Scotsman.com News -- IT IS 21 years since Aymut Kashay and his family came out of the hills to find sanctuary at a feeding station deep in the Ethiopian highlands. He was in Korem, Tigray, at the centre of a famine that swept through the country, killing one million people. Today the land around Korem is green. The fields are full of maize and barley. But the people here are still hungry, leaving many in Ethiopia to wonder where billions of dollars of aid has gone.
"It is history now, but being an old man I know I could never go back to a thing like that," says Aymut, 85, squatting in the shade of a eucalyptus tree. "It worries me that the hunger could return."
Last time he spent months drifting in and out of consciousness. His wife was dead when he woke.
"Day after day, hour after hour, it seemed that everyone was dying. I wasn't even aware that she had died. I was so weak," he says.
Villagers like Aymut are surviving on one meal a day. Almost a quarter of Tigray's four million population is reliant on food aid for survival this year. In all, more than eight million people depend on aid in Ethiopia.
But many observers question how useful western aid has been in Ethiopia. Getahun Tesfaye, of the Ethiopian Economic Policy Research Institute, says a billion dollars of aid each year has made little difference to rural farmers.
Their income, he says, has remained at 100 birr per year - about $15 (£8.53). "If you just give aid as a handout, to people who are not making an effort, people who are not trying to change their lifestyle, then it doen't bring results," he says.
"In the long term, it creates dependence and reduces incentive for change."
Instead, the country has gone backwards in many ways since Live Aid. Average income has fallen from $190 to $108 (£61), making it one of the poorest countries on the planet.
Services and infrastructure are almost non-existent. Ethiopia's road network extends to only 50cm per man, woman and child. Those responsible for channelling aid into the country say a rocketing rural population is putting additional pressure on a limited amount of land. Paulette Jones, of the World Food Programme (WFP), adds that Ethiopia receives relatively little aid when its 73 million population is taken into account - about $20 (£11.40) per head, much less than many other African countries. Emergency aid, she says, remains vital.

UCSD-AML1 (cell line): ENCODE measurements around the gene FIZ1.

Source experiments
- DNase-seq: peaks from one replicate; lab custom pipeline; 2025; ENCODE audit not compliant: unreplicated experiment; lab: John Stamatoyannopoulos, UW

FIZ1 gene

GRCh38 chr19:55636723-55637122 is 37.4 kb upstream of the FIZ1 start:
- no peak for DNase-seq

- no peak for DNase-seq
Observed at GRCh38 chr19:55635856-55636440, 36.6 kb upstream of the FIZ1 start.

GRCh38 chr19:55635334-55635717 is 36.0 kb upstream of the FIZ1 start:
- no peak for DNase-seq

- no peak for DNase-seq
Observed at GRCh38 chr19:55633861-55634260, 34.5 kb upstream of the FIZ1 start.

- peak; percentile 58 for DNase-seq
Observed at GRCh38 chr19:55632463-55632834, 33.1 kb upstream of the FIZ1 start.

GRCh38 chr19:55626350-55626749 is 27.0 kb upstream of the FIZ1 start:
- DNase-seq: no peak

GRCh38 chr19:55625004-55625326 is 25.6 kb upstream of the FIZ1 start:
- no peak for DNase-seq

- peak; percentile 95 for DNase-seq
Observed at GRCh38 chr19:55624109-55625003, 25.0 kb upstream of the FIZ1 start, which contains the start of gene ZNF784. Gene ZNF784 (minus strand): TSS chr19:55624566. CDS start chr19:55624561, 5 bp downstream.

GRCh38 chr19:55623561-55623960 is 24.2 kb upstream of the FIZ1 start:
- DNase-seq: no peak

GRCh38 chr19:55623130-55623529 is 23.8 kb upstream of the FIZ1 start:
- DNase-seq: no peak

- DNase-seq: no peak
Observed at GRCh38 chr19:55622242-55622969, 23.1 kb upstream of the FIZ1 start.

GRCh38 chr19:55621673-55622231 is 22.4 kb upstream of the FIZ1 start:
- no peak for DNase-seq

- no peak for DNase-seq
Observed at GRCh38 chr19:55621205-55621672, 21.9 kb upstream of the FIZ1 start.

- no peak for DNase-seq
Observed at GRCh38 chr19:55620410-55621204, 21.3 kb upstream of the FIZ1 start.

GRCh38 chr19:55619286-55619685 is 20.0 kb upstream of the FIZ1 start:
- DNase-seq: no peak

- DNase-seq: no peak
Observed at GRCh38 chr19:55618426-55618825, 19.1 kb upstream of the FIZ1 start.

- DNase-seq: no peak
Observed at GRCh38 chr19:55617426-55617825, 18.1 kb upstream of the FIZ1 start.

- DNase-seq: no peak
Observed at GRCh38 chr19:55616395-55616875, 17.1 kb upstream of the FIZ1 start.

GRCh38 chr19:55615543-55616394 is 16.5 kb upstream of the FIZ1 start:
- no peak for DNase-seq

"There are plenty of critics of food aid but a fifth of the people in this country would have died were it not for emergency food aid," she says. However, much has also changed during the past 20 years. The hated military regime of Mengistu Hailie Miriam - blamed for turning a blind eye to the unfolding catastrophe in 1984 - has been toppled, replaced by a rebel leader who has introduced Ethiopia's first multi-party elections. Addis Ababa, the capital, has a gleaming new airport and the country's emerging flower industry has foreign investors queuing up for a piece of the action.
And the government is trying to tackle hunger, resettling millions of people from arid zones to more fertile areas, and introducing a "food safety net" which will guarantee supplies to 5 million needy people.
David Shinn, US ambassador to Ethiopia from 1996 to 1999, says comparisons with 1984 are pointless. He is optimistic that democratic reforms under way in Ethiopia may herald a new era of prosperity.
"If Ethiopia can implement this process that they began earlier this year, and truly create a more democratic form of government, I can be quite optimistic about Ethiopia," he says. "If it doesn't do that and goes back to its old ways, where those who are in power stay in power under any circumstances until they are thrown out militarily, then it's awfully hard to be optimistic."
But, for all the progress, many living in Tigray believe they are powerless to prevent a future famine. People like Aymut Kashay believe in an angry God whose anger must be avoided at all costs.
"We never tire of working for development activities but whatever we do," he says, squinting into the sun, "we are still in God's hands."